The Facebook

OK I did it.  I’ve joined the Facebook  (pauses for the collective dropping of jaws). I realize it’s shocking. Since it’s inception, I have always been a little leery about putting myself out on this social media platform.  This despite the fact that I am a blogger. You see, a blog I felt I could control since, despite being a public space, I was firmly in charge of the content and could even claim a certain degree of anonymity. (I used to use a generic cityscape photo as my header.) I was less sure this would be the case with Facebook.

FB has always seemed to me like a wierd blur of private/public.  A space that I wasn’t totally sure how to navigate. Do I friend everyone or just my real friends? How do I filter out all the noise and just get information that matters to me? Do I really need more online connections? Wouldn’t real life connections be preferable (Twitter has changed my thinking on this).

I also imagined all sorts of horrific situations where my private life would spill out into my work life. Would this impact my chance at promotion or complicate work relationships?

Later onI became less self-conscious of my Internet image eventually dropping the anonymity from this blog and plastering my face over the top of it in a banner. I also joined Twitter and in a few weeks was making connections with strangers and benefiting from it. After all these revelations, it seemed pointless to ignore this communications platform. In fact, with a Fringe show in the works it made sense to use this tool to reach those who aren’t on Twitter or who don’t currently read my blog and let them know about it. So I signed up for an account.

My first hour was a little overwhelming. I hadn’t even finished  filling out my privacy settings before I had 15 friend requests and 3 wall comments. Suddenly a box appeared with a comment from Jessica. It took me awhile to realize that this was actually a real-time “chat” conversation.

Jessica: There I’ve written on your wall

Wayne: (Thinks to himself. Why is my wall a small square box in the corner of the screen?)

Jessica: It’s sure taking you awhile to respond.

Wayne: Oh! This is in real-time!

That was a lot of fun. Kelly, Nadine (#48 now is off the list) and Sterling were also instrumental in helping me find my way around and getting me to join in the first place.

So what do you think?: Will FB be an effective promotional tool (not the sole tool of course)? Or will this platform just be another time sink/procrastination aid?


13 responses to “The Facebook

  1. FB is good for what it is, but you want to use it to push people to your own site–either blog or show–and/or your Twitter feed. You don’t want FB to be the landing pad they never leave.

    FB, of course, hopes you won’t want anything more…

    But yes, it can be effective if used well.

    • Thanks for commenting. I completely agree. Ultimately, I aim to bring people to my production company site (to be launched in April) and then get people to sign up to a newsletter feed.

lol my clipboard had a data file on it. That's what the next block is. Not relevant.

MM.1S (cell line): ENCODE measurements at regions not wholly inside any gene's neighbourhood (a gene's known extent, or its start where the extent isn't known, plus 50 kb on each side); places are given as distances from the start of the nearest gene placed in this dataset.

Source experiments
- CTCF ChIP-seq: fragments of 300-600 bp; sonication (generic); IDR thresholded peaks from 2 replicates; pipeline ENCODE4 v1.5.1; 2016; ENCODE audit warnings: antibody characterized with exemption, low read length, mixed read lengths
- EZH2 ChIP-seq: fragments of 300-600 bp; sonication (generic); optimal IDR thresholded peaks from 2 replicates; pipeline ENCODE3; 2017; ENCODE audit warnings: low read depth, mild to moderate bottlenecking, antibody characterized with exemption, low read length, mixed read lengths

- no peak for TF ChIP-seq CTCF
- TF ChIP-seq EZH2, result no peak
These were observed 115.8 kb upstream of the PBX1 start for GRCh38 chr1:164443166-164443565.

In a way, I plan to use FB like another form of Twitter. Posting links, making connections, supporting other like minded individuals in their projects.

  2. It’s definitely possible to sink endless hours into facestalking. I found the shine wore off pretty quickly though.

    Theatre companies in Calgary seem to generate a lot of awareness via Facebook. Though I’ve often wondered how many people who say they will attend an event via Facebook actually translate into ticket sales.

    • Thanks for commenting Lady Rose. Yes, I suppose it is unkowable how far FB can translate into ticket sales. That being said, it’s easy to use, free, and anything that has the potential to generate a little word of mouth buzz is a good thing.

  3. Just like everything else in life, why not try it and see whether it fits. As long as you don’t post all your trips to the toilet, I’ll be interested.

    One thing, if you post anything that you don’t want someone else to use, wherever, add a line saying its copyrighted. The law on stuff in the public domain is fuzzy at best. Putting a copyright “stamp” on it will solve a lot of problems.

  4. I still think you’re a sell-out, Wayne. The self-righteous characters from Rent would be very disappointed.

  5. sterlinglynch

    If your FB conversion is anything like your latter-day conversion to mobile phones, I worry we all may be getting more than a few pokes from you.

    One way to determine if FB is generating sales is to create a way to measure it. A secret FB code perhaps. If you can’t measure it, it doesn’t exist. 🙂

    • Can you elaborate a little on this FB code idea? I’m curious how that would work. Do you mean a code for a promotional offer of some kind that I only give out on FB?

  6. Dang. And I thought you added me as a “friend” because you liked me as a person…

  7. nadinethornhill

    “The” Facebook. Hee! That’s what my mom calls it too.

    I hear you on being overwhelmed. I felt similarly bombarded when I ventured into Twitter territory. As we discussed in real life, I think it would be helpful if social media communication sites allowed you to remain inactive until such time as you felt oriented. Speaking of which, now that you’re settled in, let’s play Facebook Scrabble!

    • I doubt I’ll be much of a challenge to a former Scrabble tournament player like yourself, but I’m definitely down for a game. I love games. 🙂

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